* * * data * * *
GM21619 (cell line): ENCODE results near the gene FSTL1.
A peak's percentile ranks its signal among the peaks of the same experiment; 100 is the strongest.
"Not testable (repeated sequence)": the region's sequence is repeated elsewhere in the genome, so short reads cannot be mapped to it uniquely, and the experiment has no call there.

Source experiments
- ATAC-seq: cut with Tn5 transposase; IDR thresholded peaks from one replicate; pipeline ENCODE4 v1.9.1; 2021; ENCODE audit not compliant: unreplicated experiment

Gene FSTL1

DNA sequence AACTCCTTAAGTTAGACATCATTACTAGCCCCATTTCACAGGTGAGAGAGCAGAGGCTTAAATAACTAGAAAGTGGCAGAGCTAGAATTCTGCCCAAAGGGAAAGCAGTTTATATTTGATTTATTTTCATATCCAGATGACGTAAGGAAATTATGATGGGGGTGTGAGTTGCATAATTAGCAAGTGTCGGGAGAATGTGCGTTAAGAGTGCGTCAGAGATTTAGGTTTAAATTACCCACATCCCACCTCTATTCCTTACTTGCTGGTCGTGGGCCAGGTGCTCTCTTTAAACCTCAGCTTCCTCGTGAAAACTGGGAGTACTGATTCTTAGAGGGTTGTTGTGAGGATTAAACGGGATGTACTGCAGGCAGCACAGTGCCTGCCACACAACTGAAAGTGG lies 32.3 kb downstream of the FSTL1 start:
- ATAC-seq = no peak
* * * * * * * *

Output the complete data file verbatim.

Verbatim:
GM21619 (cell line): ENCODE results near the gene FSTL1.
A peak's percentile ranks its signal among the peaks of the same experiment; 100 is the strongest.
"Not testable (repeated sequence)": the region's sequence is repeated elsewhere in the genome, so short reads cannot be mapped to it uniquely, and the experiment has no call there.

Source experiments
- ATAC-seq: cut with Tn5 transposase; IDR thresholded peaks from one replicate; pipeline ENCODE4 v1.9.1; 2021; ENCODE audit not compliant: unreplicated experiment

Gene FSTL1

DNA sequence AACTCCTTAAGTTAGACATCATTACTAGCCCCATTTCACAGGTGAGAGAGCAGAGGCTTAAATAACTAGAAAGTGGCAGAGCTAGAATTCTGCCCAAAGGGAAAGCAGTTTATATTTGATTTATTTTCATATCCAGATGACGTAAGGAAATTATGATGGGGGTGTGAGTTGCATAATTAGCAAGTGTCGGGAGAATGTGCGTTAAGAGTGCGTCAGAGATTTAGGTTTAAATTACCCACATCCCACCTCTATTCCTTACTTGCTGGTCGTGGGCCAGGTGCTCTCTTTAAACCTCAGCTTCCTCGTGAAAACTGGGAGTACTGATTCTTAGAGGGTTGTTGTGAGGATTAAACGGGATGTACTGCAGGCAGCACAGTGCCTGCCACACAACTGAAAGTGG lies 32.3 kb downstream of the FSTL1 start:
- ATAC-seq = no peak